As the Michigan Alumni Band rose to its feet and started its rendition of “The Victors,” Lindsay Montemarano rounded third base with a jump in her step and a horde of teammates waiting eagerly for her arrival.
It was a familiar sight all weekend, as the junior third baseman escaped from the doldrums of inconsistency to emerge as the Wolverines’ most potent offensive force against Northwestern during the weekend series.
“(Michigan coach Carol) Hutchins gave me a tip earlier in the week, that if I want to see more success, that I should swing the bat more,” Montemarano said.
Montemarano’s willingness and ability to take advantage of early-in-the-count pitches proved a lethal combination against the Wildcats. She registered four hits and drew three walks in the three-game series.
“Sometimes I take too many pitches,” Montemarano said. “I wanted to swing and I wasn’t looking for the perfect pitch, I was just looking for something to hit.”
Three of those hits left Alumni Field, as Montemarano upped her home-run total to six on the season. On Sunday, Montemarano smacked two homers — a towering shot over left field and the other a line drive to centerfield.
“The less I try to hit home runs, the more it happens,” Montemarano said.
While her stats suggest she is a boom or bust hitter, Montemarano’s approach at the plate is far from one-dimensional.
“My strength coach jokes about it and he always says, ‘Doubles or dingers or outs,’ ” Montemarano said. “I am not trying to be a power hitter, and I don’t really think of myself as one … but the ball happens to be going over.”
Montemarano’s newfound power stroke out of the seventh spot only compounded Northwestern’s problems on Saturday and Sunday, as the Wildcats simply had no easy outs in any half-inning. Senior centerfielder Sierra Lawrence and senior second baseman Sierra Romero were always on the basepaths. Senior right fielder Kelsey Susalla hit two home runs at the cleanup spot, and sophomore first baseman Tera Blanco had six RBI on Saturday. At the bottom of Michigan’s lineup, proceedings got even tougher as a newly confident Montemarano surfaced as a towering presence at the plate.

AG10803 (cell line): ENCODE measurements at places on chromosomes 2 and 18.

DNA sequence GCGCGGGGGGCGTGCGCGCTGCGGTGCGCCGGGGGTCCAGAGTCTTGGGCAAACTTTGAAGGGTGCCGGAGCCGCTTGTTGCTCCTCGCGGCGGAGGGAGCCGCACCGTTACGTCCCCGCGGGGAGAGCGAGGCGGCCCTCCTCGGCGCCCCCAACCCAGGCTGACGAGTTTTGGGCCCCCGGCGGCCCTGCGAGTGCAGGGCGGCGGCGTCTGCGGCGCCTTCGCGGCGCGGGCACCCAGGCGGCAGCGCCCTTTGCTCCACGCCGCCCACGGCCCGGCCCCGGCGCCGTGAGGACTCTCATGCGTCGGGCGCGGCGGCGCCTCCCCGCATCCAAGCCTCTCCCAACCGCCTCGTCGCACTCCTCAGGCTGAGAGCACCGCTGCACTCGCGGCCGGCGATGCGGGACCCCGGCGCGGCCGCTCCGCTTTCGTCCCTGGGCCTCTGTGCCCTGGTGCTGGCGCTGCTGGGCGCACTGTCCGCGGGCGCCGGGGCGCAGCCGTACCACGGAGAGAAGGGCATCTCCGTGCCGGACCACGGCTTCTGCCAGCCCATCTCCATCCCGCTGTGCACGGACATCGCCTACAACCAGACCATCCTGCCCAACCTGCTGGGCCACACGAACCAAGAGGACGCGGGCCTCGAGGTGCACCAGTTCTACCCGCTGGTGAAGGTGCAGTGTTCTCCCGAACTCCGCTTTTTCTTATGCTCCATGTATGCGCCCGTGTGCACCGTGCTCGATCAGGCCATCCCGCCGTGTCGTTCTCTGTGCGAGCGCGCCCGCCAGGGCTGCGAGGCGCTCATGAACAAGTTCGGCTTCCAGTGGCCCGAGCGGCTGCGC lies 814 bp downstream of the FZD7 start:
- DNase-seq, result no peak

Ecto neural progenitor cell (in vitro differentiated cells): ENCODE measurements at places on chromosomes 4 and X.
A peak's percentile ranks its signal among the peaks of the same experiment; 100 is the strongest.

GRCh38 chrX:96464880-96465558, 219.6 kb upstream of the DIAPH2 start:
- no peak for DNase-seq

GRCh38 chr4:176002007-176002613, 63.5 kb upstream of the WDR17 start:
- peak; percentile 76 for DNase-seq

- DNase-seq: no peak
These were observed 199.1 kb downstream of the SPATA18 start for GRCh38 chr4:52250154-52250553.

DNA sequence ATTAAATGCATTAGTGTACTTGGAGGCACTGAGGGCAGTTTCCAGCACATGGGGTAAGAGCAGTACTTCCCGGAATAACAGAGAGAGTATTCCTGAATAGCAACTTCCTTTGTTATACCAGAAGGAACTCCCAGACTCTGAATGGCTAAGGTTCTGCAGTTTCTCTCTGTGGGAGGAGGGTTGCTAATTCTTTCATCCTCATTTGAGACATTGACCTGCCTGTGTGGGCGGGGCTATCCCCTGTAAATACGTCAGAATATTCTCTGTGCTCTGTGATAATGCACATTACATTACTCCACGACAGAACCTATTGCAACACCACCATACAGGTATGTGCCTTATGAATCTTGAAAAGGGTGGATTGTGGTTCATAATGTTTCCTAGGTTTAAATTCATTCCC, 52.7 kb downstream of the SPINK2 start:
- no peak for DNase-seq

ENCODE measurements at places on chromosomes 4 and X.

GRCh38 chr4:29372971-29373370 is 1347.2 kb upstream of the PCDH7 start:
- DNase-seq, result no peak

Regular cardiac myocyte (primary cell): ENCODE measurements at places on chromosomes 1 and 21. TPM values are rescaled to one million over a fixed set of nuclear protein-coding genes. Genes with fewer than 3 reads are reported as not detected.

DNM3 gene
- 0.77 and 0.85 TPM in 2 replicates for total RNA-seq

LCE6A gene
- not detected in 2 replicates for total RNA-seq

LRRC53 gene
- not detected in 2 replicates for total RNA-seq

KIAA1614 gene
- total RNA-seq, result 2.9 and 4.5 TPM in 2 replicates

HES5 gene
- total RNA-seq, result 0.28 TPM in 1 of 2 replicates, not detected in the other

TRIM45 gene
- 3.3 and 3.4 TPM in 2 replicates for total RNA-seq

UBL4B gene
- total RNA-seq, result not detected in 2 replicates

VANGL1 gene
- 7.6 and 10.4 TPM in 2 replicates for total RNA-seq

While her recent power surge represents a marked development in her evolution as a more well-rounded hitter — she only hit three home runs all of last season — it is only one component of Montemarano’s growing stature on the team.
Though she laments taking too many pitches, patience was a virtue against the Wildcats, as she drew five walks and scored on two of them.
A slick-fielding third baseman, Montemarano was largely able to neutralize Northwestern’s small-ball style. Their leadoff hitters employed a bunt- and slap-hitting-heavy approach, but due to Montemarano’s adept play at third, Michigan’s pitching staff had more security when dealing with the middle of Northwestern’s lineup.
Helping her pitching staff does not just include garnering outs with her glove, but entails being a vocal presence on the field.
“It is not only making it easier for me,” Montemarano said. “If the pitchers hear me say one positive thing, in their mind they are going to start thinking positively.”
She’s always been one of the most vocal Wolverines, but now she’s raising her play to a comparable level. Combining her contagious energy with an emerging skillset, Montemarano is positioning herself for a highly productive month of April and beyond.